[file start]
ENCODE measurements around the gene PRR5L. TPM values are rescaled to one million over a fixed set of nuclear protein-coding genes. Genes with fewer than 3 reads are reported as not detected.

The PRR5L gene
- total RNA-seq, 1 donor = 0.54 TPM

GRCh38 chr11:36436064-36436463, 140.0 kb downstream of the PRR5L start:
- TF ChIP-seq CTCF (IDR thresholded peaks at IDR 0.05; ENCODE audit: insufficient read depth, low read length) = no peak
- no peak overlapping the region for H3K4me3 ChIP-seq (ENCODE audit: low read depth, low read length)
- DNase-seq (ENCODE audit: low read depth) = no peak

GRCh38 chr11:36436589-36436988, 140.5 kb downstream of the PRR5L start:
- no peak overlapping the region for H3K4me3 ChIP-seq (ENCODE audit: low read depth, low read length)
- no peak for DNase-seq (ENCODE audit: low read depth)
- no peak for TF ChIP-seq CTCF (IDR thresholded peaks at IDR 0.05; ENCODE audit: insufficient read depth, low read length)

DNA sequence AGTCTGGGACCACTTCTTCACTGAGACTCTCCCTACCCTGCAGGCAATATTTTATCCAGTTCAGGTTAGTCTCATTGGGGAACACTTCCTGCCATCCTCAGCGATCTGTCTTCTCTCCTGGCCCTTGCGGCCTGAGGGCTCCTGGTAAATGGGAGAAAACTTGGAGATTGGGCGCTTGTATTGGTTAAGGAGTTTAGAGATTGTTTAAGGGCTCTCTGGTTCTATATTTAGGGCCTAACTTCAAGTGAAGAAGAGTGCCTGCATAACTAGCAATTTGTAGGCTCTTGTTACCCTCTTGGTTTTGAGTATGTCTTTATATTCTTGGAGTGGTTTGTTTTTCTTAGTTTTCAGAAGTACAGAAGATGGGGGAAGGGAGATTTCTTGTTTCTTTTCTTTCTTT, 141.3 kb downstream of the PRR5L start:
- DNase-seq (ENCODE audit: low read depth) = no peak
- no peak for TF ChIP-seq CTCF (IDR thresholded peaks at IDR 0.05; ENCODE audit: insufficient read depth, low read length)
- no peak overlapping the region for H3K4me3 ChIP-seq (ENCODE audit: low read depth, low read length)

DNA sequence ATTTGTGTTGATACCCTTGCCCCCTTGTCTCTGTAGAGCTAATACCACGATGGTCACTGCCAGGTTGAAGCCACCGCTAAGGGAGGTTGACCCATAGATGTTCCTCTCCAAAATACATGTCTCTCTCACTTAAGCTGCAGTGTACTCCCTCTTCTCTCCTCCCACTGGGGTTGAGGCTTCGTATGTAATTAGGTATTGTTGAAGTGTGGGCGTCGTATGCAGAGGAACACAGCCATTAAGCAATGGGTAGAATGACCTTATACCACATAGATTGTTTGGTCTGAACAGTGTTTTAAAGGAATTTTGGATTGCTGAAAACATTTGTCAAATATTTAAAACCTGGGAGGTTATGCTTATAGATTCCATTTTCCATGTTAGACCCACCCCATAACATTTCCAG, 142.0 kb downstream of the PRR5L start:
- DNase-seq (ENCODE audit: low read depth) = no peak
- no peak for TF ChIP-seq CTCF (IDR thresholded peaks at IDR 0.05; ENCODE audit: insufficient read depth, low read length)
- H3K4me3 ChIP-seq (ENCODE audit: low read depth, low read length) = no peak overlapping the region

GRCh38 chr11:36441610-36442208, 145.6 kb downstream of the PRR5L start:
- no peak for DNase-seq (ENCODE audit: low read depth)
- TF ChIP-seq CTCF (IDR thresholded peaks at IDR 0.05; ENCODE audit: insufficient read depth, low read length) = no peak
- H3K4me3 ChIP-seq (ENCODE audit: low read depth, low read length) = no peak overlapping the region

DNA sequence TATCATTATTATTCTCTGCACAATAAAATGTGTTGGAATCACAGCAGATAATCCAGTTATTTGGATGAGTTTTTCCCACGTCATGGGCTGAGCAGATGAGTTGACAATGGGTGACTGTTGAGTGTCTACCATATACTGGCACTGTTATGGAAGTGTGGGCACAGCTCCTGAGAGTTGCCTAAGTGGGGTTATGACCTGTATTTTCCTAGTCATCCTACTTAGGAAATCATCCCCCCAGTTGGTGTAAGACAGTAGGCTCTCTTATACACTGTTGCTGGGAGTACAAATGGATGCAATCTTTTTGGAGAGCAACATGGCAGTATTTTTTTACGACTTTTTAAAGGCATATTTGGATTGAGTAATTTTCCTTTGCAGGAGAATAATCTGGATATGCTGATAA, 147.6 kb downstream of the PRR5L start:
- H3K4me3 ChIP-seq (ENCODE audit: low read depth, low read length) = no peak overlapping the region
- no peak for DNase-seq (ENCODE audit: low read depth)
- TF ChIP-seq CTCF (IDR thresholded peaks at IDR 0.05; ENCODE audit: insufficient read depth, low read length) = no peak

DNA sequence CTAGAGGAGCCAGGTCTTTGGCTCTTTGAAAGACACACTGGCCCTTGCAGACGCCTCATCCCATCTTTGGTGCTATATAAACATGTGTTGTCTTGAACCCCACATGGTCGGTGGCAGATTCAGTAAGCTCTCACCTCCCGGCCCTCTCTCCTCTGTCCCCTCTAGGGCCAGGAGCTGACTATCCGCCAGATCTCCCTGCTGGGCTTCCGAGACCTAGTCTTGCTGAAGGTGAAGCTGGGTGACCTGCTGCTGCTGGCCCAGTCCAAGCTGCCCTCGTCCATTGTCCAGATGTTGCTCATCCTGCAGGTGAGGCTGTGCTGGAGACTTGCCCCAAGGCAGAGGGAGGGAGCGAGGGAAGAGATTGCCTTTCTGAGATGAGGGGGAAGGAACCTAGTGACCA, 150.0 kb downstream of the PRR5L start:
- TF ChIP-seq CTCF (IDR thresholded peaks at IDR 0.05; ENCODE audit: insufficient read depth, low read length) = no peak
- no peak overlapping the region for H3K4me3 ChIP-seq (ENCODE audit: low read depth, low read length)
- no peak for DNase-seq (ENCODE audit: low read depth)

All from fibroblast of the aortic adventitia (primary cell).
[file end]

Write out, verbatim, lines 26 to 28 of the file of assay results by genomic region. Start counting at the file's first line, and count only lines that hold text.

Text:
- no peak for DNase-seq (ENCODE audit: low read depth)
- TF ChIP-seq CTCF (IDR thresholded peaks at IDR 0.05; ENCODE audit: insufficient read depth, low read length) = no peak

DNA sequence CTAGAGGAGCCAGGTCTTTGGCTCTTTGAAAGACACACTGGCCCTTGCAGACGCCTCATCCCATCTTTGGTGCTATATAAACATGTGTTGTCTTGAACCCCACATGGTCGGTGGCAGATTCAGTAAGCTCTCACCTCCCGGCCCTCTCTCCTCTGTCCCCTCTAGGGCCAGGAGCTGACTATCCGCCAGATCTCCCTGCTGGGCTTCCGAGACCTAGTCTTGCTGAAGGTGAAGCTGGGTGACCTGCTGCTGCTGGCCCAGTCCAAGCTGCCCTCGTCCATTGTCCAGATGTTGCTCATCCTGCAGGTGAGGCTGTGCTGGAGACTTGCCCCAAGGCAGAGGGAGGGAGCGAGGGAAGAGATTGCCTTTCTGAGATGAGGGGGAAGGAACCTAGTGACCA, 150.0 kb downstream of the PRR5L start: